One of the oddest days in the U.S., Super Sunday, can seem like some sort of cultural bizarro world. Those who dislike sports not only put up with it for several hours, but often get invested in a football game of which they had no knowledge or interest beforehand, which speaks to the power of the social event and the shared experience. Even more odd, and perhaps more sinister, is the fact that a huge majority of people who watch the Super Bowl also look forward to the commercials. Something which is often viewed as a nuisance, frustration, and an opportunity to run to the restroom or get a snack is now viewed as must-see TV.
People watch these ads because they know that the companies who pay huge amounts of money to have them played during the Super Bowl will do anything to take advantage of that opportunity. We are quite literally seeing the best they’ve got. Beyond simply spending money on well-known celebrities or incredible special effects, they want to produce something that will be memorable and persuasive. More than anything, they want to disarm the viewer and speak to them on a gut level. By definition this almost always means appealing to either the best or the worst in us.
This played out quite clearly this year. Lesser ads harped continuously on a prominent theme, that men everywhere are suffocating and stifled, and dying to be free of the shackles and chains of marriage, society’s expectations, and responsibility. This viewpoint is demonstrated most succinctly and most frighteningly in Chrysler’s Dodge Charger ad, in which an exasperated, frustrated and demanding voice details the various ways in which his life is maddening and miserable. The resentful tinge in his voice when he says things like “I will be civil to your mother,” and “I will carry your lip balm,” made me glad I’m not going to be around that guy on the day that he snaps. But of course, he’s not going to snap, because he has acquired that which he is apparently entitled to: a fancy car.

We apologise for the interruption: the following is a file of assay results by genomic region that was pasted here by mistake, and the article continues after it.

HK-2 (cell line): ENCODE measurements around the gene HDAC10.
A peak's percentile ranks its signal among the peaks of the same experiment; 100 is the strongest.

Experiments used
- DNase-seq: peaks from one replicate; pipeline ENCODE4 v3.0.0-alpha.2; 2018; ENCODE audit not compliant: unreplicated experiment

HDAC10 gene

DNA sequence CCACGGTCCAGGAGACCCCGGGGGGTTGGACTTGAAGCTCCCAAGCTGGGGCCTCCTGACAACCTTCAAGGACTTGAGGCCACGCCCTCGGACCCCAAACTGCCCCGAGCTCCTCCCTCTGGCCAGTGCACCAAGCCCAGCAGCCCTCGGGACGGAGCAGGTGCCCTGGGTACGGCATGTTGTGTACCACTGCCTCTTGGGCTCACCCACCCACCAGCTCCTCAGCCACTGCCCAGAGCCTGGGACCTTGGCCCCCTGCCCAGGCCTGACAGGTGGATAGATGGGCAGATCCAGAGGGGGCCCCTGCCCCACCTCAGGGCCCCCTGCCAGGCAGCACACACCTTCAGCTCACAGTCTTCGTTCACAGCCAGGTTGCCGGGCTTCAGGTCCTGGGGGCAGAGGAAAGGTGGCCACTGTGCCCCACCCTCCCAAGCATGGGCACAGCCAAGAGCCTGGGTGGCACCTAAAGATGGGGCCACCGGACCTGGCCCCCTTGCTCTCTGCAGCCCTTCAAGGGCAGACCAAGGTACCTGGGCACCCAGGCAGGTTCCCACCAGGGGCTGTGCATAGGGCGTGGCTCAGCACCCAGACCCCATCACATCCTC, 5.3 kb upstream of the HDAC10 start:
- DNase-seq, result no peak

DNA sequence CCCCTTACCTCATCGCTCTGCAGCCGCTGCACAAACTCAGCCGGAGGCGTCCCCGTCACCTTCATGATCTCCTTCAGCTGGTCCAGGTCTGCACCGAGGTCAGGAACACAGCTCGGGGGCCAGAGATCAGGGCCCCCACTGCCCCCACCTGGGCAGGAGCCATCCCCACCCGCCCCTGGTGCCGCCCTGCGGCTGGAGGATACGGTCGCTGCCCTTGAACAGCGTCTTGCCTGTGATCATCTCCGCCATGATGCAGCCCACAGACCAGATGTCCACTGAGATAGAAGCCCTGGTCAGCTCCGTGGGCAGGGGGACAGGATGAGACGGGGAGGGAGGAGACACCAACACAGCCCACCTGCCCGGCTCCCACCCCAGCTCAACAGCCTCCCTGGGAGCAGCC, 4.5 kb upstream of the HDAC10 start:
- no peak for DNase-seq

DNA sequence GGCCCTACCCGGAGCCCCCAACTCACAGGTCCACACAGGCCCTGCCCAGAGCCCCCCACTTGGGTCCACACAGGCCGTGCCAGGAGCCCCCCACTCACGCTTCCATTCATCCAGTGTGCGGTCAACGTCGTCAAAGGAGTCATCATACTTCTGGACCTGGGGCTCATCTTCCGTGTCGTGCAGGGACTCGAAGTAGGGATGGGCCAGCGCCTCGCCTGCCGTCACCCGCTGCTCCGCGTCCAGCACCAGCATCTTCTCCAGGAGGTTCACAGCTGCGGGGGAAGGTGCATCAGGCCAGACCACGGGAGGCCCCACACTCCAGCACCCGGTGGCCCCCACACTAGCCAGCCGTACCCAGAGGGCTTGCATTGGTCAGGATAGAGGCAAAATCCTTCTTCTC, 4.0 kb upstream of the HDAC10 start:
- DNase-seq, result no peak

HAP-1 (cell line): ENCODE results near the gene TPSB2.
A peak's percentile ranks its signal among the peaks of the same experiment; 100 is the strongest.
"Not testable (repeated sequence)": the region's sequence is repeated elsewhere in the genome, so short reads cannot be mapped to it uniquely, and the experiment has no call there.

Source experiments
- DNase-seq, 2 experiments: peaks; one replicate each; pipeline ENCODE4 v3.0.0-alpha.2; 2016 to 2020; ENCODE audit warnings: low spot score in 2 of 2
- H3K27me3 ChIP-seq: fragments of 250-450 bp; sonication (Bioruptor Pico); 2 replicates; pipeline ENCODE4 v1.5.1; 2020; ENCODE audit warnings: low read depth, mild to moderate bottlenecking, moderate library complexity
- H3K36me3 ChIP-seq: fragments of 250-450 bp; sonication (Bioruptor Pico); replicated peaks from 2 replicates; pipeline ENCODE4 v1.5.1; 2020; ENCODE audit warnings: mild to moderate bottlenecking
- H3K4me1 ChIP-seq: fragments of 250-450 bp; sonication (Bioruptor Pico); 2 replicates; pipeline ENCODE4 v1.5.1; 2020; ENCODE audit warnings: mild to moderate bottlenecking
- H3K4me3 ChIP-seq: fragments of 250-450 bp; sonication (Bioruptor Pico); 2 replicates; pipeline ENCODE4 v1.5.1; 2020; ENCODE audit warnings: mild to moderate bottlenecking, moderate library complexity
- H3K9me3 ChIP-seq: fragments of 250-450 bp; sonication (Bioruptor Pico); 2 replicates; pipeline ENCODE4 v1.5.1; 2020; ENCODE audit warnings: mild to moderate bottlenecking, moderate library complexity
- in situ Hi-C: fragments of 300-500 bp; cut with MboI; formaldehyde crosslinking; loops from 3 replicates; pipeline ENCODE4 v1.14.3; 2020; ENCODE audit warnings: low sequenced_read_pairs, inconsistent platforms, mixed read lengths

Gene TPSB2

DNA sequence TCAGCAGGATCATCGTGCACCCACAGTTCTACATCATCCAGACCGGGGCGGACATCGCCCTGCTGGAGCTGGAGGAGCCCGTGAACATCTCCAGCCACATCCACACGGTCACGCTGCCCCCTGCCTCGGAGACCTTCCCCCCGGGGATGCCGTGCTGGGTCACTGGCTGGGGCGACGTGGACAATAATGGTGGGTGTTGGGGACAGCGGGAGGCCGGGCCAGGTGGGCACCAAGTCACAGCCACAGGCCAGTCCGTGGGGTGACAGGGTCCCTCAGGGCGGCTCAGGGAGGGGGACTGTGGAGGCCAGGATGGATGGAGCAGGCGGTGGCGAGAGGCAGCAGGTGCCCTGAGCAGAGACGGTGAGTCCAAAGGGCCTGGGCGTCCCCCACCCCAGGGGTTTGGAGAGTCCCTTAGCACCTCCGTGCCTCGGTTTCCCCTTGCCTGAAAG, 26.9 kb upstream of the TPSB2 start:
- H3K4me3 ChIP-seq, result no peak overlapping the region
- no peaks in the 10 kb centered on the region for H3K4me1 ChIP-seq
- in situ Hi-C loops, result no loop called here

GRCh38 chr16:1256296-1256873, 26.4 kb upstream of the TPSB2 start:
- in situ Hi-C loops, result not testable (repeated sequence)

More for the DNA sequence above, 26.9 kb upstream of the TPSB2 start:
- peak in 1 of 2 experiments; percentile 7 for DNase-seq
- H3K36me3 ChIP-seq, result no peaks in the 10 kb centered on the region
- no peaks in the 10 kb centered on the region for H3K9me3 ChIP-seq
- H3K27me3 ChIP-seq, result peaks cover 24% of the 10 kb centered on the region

It’s a truly dismaying thought that anyone watching this ad might find it persuasive, even on a subconscious level, and yet there it is, being vouched for with the millions of dollars that were paid to produce and air it. It’s safe to say that it resonated with someone. Sure, I feel bad for their wife and kids, but even more than that, I feel bad for them, because the one thing they have to live for is the right to own something. It’s the right to receive their dues.
Give me my stuff, or give me death.
The Bridgestone tire commercial makes a “hilarious” joke out of this concept by showing us a guy who would rather give up his wife than his car’s tires. What a guy. The commercial is set in the future because if it were set in the present it would just seem ludicrous and mean-spirited. Of course, it should still seem such to thinking people.
And there’s plenty more where that came from. Commercial after commercial convinced us that life is about the product, told us that we are entitled to something, or merely sought to get our attention by dangling half-naked ladies in front of our faces.
If this is what it means to be a man, I want no part of it.
Of course, our culture has gone a long time without any real sense of what it means to be a man. It’s probably true that many of us are too weak or ill-prepared to do physical labor. It’s probably accurate to say most of us these days are pansies. These setbacks deserve a cultural response. But real manliness isn’t being distracted by Megan Fox, lured to GoDaddy’s site for “exclusive uncensored content”, resentful of our wives or frustrated by our responsibilities. It’s not claiming what’s rightfully ours.
One refreshing twist, and the commercial that gave me hope in humanity makes this clear, not by providing a direct answer to these ads, but by simply telling a story of the life and experiences of a real man, was Google’s “Search On.”
Ambition, drive, sincerity, thoughtfulness, determination, commitment, initiative, and the ultimate embrace of responsibility. That’s what we see in that man’s search queries, and what I hope someone would see in mine.